In our study, fascial, fasciocutaneous, adipofascial turnover or sural flaps were preferred for the patients with adequate local tissue. The sural flap was predominantly preferred because it is a reliable flap, with a constant pedicle and wide arc of rotation; it also provides a sufficiently large tissue area. Local fasciocutaneous flaps were applied if the sural flap could not be used. An adipofascial turnover flap was used as the last option because of the high rate of partial necrosis. Cross-leg sural or fasciocutaneous flaps were used if there was not enough surrounding tissue for local flaps. Two patients with extremely large defects or whose contralateral extremities lacked adequate tissue for flap harvesting were treated with cross-leg free LD flaps.

The algorithm for lower leg and foot defects caused by HVEI is shown in Table 7.

Table 7: Algorithm of lower leg and foot defects in HVEI patients View Table 7

Genital reconstructions in HVEI

Penis loss secondary to HVEI is rare [50]. We treated two patients with necrosis of the penis caused by HVEI. In one patient, the penis was reconstructed with a free fasciocutaneous radial forearm flap that enclosed 2 silicon rod pieces. Except for the urethral stricture and hair growth in the urethra, no problems were observed in the postoperative period. Sufficient penile sensation occurred at postoperative year 1, and at the 5-year follow up, the patient did not show negative effects on micturition and sexual intercourse. The other patient underwent penile reconstruction with an osteocutaneous free fibula flap (Figure 5). A sufficient skin island, sufficient pedicle length, sufficient penile stiffness by the bone and the capability of harvesting a sensate flap were the most important reasons that this flap was preferred. No problems were observed in the postoperative period; however, the patient had a loss of sexual function, as well as burned and debrided testes.

Figure 5: A patient with penile loss resulting from a high-voltage electrical burn after debridement and skin grafting (left). Postoperative view two years after penile reconstruction with an osteocutaneous fibula flap (right). View Figure 5



Saint-Cyr et al. [8] observed total flap loss in 3 of 15 cases of free flap administration in 14 patients with HVEIs. Their free flap success rate was 80%. Ofer et al. [29] showed an 85% success rate in flap reconstruction in 26 patients with electrical burns. They encountered a hematoma in 2 (7.7%) cases, partial flap necrosis in 1 (3.8%) case and a fistula in 1 (3.8%) case. Zhu et al. [51] demonstrated 1 total flap necrosis case and 2 partial flap necrosis cases in 398 flaps that were applied in 155 electrically burned patients. We encountered 33 (21.2%) complications in 156 flaps, which included 3 (18.8%) cases of total free flap loss in 16 free flap administrations and 19 (12.2%) cases of partial flap loss among all the flaps. We encountered 6 cases of infection and 1 hematoma under the flaps (Table 2). After prompt debridement, the remaining defects were repaired with saturation and flap advancement operations. The infections observed under the flaps were managed by debridement on alternate days, and local and parenteral antimicrobial therapy was performed with respect to the wound cultures and antibiograms. Hematomas were evacuated, and, eventually, the flaps healed spontaneously. In our patients, there were 29 finger amputations, 34 above/below big joint amputations and 7 disarticulations.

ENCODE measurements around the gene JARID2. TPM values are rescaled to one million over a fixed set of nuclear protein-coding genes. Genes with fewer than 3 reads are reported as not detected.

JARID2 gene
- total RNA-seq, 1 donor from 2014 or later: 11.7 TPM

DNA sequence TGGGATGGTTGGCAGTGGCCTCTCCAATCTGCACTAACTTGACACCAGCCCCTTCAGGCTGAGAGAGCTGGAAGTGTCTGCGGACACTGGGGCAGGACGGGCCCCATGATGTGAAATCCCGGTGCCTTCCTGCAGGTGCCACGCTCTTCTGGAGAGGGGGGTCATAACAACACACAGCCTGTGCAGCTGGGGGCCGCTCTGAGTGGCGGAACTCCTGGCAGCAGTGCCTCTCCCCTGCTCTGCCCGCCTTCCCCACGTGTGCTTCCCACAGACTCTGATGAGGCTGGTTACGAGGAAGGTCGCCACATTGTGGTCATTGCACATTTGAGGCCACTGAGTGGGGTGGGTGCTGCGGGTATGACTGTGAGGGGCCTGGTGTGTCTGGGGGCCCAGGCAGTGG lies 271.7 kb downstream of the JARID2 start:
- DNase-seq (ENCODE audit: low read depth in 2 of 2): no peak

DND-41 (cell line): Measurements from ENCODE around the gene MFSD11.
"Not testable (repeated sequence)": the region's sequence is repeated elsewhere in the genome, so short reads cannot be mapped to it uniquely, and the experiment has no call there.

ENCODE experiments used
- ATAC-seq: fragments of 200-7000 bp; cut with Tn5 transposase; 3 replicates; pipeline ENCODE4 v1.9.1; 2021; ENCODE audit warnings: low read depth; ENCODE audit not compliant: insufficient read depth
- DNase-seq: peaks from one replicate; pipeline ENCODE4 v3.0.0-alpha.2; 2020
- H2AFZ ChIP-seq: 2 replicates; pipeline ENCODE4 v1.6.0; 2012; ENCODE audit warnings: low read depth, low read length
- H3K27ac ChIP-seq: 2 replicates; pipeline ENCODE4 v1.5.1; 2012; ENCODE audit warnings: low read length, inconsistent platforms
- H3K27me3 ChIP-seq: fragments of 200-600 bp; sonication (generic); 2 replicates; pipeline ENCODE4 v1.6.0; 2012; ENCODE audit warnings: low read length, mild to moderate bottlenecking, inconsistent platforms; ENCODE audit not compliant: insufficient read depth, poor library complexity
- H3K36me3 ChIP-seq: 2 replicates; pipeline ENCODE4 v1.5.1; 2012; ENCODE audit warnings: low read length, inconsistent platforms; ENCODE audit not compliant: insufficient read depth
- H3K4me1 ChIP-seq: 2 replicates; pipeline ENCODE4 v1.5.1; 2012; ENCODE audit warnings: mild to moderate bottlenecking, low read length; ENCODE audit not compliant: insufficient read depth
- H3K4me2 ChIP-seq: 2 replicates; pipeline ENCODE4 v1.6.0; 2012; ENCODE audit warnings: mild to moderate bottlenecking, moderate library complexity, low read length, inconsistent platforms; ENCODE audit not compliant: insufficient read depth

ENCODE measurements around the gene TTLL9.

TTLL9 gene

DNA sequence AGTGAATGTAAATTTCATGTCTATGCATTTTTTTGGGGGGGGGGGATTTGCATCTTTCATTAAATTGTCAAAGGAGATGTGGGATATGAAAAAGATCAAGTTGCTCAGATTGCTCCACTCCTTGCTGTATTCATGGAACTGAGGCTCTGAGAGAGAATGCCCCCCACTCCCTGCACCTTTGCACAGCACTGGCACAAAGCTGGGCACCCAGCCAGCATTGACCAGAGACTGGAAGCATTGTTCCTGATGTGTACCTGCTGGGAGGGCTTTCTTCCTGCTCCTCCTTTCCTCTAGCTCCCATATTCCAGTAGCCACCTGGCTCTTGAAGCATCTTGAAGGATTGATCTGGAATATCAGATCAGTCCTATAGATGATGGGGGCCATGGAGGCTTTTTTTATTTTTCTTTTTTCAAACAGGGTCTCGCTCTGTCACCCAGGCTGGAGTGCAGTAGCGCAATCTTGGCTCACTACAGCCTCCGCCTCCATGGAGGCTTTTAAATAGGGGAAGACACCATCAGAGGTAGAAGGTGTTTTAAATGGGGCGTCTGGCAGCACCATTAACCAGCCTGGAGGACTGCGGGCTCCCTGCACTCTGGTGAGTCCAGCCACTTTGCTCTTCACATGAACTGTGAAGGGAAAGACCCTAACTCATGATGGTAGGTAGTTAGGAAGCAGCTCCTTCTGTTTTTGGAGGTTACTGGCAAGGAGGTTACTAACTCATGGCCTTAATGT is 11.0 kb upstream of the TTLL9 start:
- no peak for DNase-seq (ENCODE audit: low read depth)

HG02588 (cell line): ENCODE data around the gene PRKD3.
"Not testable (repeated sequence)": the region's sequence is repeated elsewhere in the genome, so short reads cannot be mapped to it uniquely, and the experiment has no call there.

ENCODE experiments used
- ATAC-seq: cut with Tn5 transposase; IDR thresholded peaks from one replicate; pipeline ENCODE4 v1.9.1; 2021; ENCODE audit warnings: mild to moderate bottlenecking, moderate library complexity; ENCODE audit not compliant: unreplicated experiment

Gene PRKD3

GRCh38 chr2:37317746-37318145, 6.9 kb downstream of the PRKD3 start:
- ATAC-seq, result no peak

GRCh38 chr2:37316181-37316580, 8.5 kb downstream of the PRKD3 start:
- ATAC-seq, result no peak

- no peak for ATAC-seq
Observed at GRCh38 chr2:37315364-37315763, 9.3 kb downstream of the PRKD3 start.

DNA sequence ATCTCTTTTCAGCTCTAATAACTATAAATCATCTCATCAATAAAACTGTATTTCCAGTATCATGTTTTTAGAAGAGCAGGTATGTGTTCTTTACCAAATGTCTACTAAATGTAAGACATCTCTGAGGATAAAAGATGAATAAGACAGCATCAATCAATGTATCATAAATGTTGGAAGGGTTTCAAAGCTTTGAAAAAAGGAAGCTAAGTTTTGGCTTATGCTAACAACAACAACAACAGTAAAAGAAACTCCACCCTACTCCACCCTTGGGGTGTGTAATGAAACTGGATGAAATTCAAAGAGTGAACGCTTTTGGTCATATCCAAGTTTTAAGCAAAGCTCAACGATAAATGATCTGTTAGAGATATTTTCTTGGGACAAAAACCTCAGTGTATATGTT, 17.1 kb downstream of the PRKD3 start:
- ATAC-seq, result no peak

An important limitation of this study was that perforator flaps were not discussed. Some authors have successfully used perforator flaps, particularly in defects after burn contracture release. However, there have been no large series using perforator flaps during the early injury period after HVEI. Another limitation is the limited number of patients with perineal HVEI defects; therefore, we could not construct a perineal flap reconstruction algorithm. In this study, we were not clarified the metabolic responses for fluid formulas and morbidity and mortality rates of HVEI patients as Saraçoglu et al. [52] described.


After clinical evaluation, the treatment of HVEI defects should include urgent F/E, serial debridement and reconstruction with a reliable flap. The flap reconstruction algorithms that we suggest might aid plastic surgeons in rapidly and effectively treating HVEI patients.

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International Journal of Immunology and Immunotherapy (ISSN: 2378-3672)
International Journal of Medical Nano Research (ISSN: 2378-3664)
International Journal of Neurology and Neurotherapy (ISSN: 2378-3001)
International Archives of Nursing and Health Care (ISSN: 2469-5823)
International Journal of Ophthalmology and Clinical Research (ISSN: 2378-346X)
International Journal of Oral and Dental Health (ISSN: 2469-5734)
International Journal of Pathology and Clinical Research (ISSN: 2469-5807)
International Journal of Pediatric Research (ISSN: 2469-5769)
International Journal of Respiratory and Pulmonary Medicine (ISSN: 2378-3516)
Journal of Rheumatic Diseases and Treatment (ISSN: 2469-5726)
International Journal of Sports and Exercise Medicine (ISSN: 2469-5718)
International Journal of Stem Cell Research & Therapy (ISSN: 2469-570X)
International Journal of Surgery Research and Practice (ISSN: 2378-3397)
Trauma Cases and Reviews (ISSN: 2469-5777)
International Archives of Urology and Complications (ISSN: 2469-5742)
International Journal of Virology and AIDS (ISSN: 2469-567X)